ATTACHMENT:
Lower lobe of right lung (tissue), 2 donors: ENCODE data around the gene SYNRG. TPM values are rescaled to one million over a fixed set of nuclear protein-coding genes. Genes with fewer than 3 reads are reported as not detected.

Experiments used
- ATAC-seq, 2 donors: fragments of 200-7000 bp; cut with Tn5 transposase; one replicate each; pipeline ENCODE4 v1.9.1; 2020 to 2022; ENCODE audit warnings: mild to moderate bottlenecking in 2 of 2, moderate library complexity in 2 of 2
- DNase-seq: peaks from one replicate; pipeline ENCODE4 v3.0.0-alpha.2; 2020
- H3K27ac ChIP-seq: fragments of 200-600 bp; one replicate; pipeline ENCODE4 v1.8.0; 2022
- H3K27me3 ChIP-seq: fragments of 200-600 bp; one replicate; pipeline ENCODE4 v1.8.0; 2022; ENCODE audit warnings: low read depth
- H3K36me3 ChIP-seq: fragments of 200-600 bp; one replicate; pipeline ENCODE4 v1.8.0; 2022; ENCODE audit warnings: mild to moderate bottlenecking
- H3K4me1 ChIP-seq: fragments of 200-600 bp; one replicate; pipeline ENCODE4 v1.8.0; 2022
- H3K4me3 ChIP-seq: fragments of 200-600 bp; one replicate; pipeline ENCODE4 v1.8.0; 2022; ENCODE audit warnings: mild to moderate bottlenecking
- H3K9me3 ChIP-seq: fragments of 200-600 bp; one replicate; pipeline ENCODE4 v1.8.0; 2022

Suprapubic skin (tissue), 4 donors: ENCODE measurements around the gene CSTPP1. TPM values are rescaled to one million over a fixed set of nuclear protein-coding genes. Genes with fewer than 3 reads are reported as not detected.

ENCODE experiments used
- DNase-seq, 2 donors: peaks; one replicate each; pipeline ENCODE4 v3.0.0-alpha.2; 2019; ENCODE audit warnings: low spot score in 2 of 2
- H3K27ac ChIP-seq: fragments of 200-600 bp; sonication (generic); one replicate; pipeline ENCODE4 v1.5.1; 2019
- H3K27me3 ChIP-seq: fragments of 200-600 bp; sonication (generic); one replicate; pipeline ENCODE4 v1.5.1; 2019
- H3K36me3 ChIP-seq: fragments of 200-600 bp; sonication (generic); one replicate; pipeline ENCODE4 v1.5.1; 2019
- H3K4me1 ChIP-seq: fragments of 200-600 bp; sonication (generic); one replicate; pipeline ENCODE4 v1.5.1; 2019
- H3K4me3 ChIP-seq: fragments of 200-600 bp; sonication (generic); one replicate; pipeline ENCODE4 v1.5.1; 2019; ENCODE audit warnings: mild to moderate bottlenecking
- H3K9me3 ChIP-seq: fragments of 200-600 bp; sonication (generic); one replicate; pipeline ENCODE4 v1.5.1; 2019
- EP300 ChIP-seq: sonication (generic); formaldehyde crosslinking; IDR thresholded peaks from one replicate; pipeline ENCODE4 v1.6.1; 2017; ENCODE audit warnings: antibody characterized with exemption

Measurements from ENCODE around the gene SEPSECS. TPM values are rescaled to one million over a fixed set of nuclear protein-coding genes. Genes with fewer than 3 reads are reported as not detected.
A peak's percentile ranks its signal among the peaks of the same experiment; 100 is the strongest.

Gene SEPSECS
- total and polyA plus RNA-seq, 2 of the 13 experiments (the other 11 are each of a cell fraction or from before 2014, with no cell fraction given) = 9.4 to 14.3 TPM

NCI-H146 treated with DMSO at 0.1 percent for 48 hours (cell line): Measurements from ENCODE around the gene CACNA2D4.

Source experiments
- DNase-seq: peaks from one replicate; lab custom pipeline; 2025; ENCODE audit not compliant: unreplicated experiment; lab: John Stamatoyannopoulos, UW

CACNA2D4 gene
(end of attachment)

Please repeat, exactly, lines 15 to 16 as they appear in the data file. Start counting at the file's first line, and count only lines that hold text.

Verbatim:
- H3K27me3 ChIP-seq: fragments of 200-600 bp; sonication (generic); one replicate; pipeline ENCODE4 v1.5.1; 2019
- H3K36me3 ChIP-seq: fragments of 200-600 bp; sonication (generic); one replicate; pipeline ENCODE4 v1.5.1; 2019